You cannot criticize a perfectionist more than they criticize themselves

Most often these are the kids who land a skill and immediately turn to you and say something like “I threw my head back didn’t I?” before you can say anything. They will be quick to reprimand themselves so that other don’t have too. In fact, they will see it as piling on if you load more criticism on top of their own. To avoid this you may need to clarify exactly what you are looking for. When they throw a question like the one above, I will respond with something like “I am looking at your hand placement first. I need to see you do that next time before I worry about anything else.”  As a coach we need to be able to steer the direction of the correction because often times their self-criticism will be imagined just so they have something critical to say. Don’t allow that to happen.

Perfectionists like to be sure

They will be thinking that doing this new thing, or creative application might not work out perfectly and so, it’s not worth doing. They would rather spend more time perfecting the old skills. Perfectionist kids will need to be led into learning new skills because they don’t want to do them wrong and make you, or their mom, unhappy.  Again, the coach will need to dictate the definition of success. “If you catch one, I will be happy…. Great you caught the bar on the release skill, now I want to see you tap into the swing a little bigger.” This way the child has defined success points but still realize that they are learning a skill. Remember that learning is almost always an unattractive process, and that’s OK.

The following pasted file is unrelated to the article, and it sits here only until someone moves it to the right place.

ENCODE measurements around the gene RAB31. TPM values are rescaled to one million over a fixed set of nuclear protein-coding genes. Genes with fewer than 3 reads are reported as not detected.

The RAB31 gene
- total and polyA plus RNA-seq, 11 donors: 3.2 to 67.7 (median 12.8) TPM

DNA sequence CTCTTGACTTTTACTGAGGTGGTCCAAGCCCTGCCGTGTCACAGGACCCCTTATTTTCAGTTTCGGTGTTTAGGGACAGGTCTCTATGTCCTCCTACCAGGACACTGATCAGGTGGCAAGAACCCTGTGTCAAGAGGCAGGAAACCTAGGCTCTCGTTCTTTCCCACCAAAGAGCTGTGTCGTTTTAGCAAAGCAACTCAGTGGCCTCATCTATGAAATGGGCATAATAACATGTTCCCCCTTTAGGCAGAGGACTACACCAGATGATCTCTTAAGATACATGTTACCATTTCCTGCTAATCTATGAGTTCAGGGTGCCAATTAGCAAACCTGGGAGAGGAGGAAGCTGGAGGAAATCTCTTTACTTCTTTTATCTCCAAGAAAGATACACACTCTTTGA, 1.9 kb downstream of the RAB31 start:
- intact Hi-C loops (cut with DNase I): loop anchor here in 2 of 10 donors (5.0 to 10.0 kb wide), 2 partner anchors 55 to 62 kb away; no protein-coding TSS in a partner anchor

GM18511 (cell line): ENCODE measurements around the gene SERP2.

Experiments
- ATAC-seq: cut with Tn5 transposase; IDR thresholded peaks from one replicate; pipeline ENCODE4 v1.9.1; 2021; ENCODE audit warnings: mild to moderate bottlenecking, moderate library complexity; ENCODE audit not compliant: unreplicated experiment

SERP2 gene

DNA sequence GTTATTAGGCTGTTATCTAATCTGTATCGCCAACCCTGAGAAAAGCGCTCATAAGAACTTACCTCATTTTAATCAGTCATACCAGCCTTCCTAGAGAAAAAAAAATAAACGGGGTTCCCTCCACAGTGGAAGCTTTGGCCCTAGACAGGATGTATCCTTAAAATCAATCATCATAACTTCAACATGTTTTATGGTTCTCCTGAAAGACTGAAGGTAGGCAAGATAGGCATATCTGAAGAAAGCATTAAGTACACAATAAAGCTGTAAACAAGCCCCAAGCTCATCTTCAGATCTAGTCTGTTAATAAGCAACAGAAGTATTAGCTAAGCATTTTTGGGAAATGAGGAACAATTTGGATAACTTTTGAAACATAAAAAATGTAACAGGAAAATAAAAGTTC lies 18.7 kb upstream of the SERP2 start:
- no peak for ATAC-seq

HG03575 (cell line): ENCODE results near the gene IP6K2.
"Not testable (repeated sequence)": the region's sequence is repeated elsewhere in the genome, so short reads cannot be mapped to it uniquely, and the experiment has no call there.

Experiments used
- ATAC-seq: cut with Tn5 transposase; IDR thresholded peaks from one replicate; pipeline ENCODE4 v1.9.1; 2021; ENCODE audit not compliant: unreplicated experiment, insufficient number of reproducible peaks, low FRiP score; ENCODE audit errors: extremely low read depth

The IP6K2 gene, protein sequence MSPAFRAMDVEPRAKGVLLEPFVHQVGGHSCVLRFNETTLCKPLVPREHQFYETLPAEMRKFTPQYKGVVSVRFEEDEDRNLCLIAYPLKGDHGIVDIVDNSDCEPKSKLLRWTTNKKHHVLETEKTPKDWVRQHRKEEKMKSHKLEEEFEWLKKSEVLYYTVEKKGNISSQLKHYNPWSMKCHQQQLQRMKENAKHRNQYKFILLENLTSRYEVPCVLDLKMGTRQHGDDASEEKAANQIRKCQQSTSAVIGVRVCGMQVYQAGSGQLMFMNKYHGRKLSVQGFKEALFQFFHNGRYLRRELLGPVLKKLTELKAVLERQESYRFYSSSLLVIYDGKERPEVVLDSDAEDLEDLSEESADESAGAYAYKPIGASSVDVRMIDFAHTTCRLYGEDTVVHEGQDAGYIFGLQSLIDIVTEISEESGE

As the adults in these scenarios we must always be aware that we can control the pace and outcome of any perfectionist child’s effort. We can re-frame comments to be more constructive and positive and offer encouragement rather than letting them feel that they are somehow imperfect. Though we know that their imperfection is what endears them to us, they will feel that it is what devalues them. These are children and we hold the key to whether they are pleased with themselves or not, that is a position of great responsibility. Don’t take it lightly.